Geology Reference
In-Depth Information
merits and limitations. We begin by looking at P-T
The two phase diagrams so far considered
(Figures 1.3a and 2.1) both show the effects of varying
pressure and temperature on a system consisting of
only one component (CaCO 3 or Al 2 SiO 5 ). Other impor-
tant examples of such unary systems are discussed in
Box 2.2.
P-T diagrams can also be used to show the pres-
sure-temperature characteristics of multicomponent
reactions and equilibria. An example is shown in
Figure  2.2. The univariant boundary in this diagram
represents not a phase transition between different
forms of the same compound, but a reaction or equilib-
rium between a number of different compounds:
Jadeite + Quartz
T /ºC
Figure 2.2 P-T diagram showing the experimentally
determined reaction boundary (solid line) for the reaction
NaAlSi O iO
NaAlSi O
a pyroxene
jadeitequartz lbite
+ →
For this reason the term reaction boundary (or equilib-
rium boundary ) is used. It marks the P-T threshold
across which reaction occurs, or the conditions at
which univariant equilibrium can be established.
Two components are sufficient to represent all
possible phases in this system. We can choose them
in a number of equivalent ways; selecting NaAlSi 2 O 6
and SiO 2 is as good a choice as any. Applying the
Phase Rule to point X:
Jadeite (NaAlSi 2 O 6 ) and albite (NaAlSi 3 O 8 ) are both
aluminosilicates of sodium (Na).
this system means that a three-phase assemblage is no
longer invariant, as it was in Figure 2.1.
At first glance one might expect the albite field
(point Z) to be divariant like the jadeite + quartz field,
but here the Phase Rule springs a surprise:
Point Z
(1 phase, albite)
ϕ = 1
Point X
(2 phases, jadeite + quartz)
ϕ = 2
C = 2
(2 components, NaAlSi 2 O 6 and SiO 2 )
C = 2
(2 components, NaAlSi 2 O 6 and SiO 2 )
1 + F = 2 + 2
2 + F = 2 + 2
F = 3
a trivariant equilibrium.
F = 2
signifying a divariant ield.
Analysing the albite field in this way, it appears nec-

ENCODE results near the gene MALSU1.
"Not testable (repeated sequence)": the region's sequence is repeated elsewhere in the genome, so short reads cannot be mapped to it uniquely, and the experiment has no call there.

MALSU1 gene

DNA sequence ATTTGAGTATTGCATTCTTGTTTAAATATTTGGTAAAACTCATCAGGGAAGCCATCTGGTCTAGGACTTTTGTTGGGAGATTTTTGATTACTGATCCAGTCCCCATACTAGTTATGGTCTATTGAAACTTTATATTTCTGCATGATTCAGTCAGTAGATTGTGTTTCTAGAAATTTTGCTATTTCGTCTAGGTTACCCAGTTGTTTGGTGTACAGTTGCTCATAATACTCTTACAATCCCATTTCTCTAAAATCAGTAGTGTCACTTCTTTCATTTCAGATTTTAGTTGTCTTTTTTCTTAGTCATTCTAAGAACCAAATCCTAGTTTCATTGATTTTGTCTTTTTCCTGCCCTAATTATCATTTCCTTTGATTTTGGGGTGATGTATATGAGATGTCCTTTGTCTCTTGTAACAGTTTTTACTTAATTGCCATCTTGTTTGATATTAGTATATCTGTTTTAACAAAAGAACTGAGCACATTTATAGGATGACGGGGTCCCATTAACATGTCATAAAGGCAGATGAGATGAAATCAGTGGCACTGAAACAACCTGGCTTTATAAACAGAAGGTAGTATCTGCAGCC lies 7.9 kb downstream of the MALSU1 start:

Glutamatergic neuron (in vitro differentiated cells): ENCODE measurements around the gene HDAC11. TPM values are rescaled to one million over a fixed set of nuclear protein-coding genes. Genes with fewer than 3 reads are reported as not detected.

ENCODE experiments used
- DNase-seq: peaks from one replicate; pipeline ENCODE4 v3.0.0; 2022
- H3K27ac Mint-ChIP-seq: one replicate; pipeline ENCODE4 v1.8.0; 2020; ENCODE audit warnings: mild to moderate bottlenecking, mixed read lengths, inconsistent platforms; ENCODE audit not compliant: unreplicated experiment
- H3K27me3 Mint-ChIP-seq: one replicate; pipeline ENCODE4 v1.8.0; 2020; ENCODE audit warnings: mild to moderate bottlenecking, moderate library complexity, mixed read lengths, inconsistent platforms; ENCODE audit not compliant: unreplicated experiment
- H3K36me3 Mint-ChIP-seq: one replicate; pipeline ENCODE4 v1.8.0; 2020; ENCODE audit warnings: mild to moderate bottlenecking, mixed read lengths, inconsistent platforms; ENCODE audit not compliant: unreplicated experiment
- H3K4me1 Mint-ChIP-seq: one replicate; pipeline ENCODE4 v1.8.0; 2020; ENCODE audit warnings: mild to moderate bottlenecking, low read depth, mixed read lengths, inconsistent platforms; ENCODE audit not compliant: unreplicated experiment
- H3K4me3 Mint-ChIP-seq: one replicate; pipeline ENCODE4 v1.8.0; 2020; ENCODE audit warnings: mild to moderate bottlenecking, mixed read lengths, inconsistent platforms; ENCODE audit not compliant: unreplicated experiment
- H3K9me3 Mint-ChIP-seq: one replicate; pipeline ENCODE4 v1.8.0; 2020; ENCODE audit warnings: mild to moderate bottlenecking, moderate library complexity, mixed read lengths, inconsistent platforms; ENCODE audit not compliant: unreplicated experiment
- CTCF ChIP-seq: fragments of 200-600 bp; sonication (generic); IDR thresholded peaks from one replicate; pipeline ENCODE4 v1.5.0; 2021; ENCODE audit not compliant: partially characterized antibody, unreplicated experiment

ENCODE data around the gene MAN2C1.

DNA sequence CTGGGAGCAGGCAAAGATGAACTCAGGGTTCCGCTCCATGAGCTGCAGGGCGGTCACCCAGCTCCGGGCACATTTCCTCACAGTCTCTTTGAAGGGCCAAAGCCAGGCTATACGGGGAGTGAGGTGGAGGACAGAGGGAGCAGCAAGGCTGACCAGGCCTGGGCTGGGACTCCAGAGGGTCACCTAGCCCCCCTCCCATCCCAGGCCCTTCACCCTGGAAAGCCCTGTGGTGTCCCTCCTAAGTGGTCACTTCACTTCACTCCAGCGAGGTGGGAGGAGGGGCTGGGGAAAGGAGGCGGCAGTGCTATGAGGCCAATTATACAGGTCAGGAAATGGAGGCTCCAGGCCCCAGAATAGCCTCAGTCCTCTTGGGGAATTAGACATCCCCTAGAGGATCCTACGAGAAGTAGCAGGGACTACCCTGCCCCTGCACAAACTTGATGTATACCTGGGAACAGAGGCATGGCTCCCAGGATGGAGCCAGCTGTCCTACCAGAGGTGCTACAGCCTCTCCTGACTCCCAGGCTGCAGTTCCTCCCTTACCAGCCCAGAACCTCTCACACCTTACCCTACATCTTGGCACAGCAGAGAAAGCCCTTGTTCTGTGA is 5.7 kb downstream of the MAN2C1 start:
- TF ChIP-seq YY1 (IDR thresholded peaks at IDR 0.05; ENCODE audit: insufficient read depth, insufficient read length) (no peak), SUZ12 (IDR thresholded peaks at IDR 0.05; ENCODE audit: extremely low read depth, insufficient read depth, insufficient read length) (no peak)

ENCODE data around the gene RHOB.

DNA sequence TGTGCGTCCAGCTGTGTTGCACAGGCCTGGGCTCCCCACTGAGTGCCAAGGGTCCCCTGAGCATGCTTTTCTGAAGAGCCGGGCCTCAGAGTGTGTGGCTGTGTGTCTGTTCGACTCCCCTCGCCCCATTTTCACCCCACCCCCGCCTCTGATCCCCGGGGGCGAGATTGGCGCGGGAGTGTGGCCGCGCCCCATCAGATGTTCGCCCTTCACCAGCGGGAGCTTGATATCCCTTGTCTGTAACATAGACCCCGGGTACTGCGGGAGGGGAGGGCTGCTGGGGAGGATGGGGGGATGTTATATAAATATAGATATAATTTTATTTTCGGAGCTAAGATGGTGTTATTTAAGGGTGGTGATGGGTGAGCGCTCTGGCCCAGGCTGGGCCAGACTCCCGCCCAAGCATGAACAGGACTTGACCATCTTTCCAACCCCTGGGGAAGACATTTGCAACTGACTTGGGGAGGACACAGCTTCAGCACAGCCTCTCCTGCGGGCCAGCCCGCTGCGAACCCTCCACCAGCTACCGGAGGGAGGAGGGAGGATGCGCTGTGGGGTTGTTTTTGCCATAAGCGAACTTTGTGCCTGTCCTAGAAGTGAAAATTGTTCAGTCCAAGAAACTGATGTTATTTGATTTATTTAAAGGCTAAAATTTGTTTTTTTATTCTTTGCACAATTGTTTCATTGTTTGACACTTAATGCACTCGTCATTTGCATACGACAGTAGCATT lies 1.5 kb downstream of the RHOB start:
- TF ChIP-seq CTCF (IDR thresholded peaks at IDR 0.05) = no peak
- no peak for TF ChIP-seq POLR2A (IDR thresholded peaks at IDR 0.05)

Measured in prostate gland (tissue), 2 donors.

essary to specify the values of three variables to
define the state of the system in this condition. P and
T account for two of them, but what can the third
variable be? The answer becomes clear if we ask
what requirements must be met if, in passing from X
to Z, we are to generate albite alone . If the mixture of
jadeite and quartz contains more molecules of SiO 2
than NaAlSi 2 O 6 , a certain amount of quartz will
be  left over after all the jadeite has been used up.
The  resultant assemblage at Z will therefore be
albite + quartz. The presence of two phases leads to a
variance of 2 for this field, as originally expected.
Conversely, if we react SiO 2 with an excess of
NaAlSi 2 O 6 molecules, the resultant assemblage at Z
The jadeite + quartz field is therefore a divariant field
like that of kyanite in Figure  2.1. At point Y on the
phase boundary, however, three phases are in equilib-
rium together:
Point Y
ϕ = 3
(3 phases, jadeite + quartz + albite)
C = 2
(2 components, NaAlSi 2 O 6 and SiO 2 )
3 + F = 2 + 2
F = 1
a univariant equilibrium.
The three-phase assemblage represents a univariant
equilibrium: only one variable, P or T , needs to be
specified to determine completely the physical state of
the system. The value of the other can be read off the
reaction boundary. The existence of two components in
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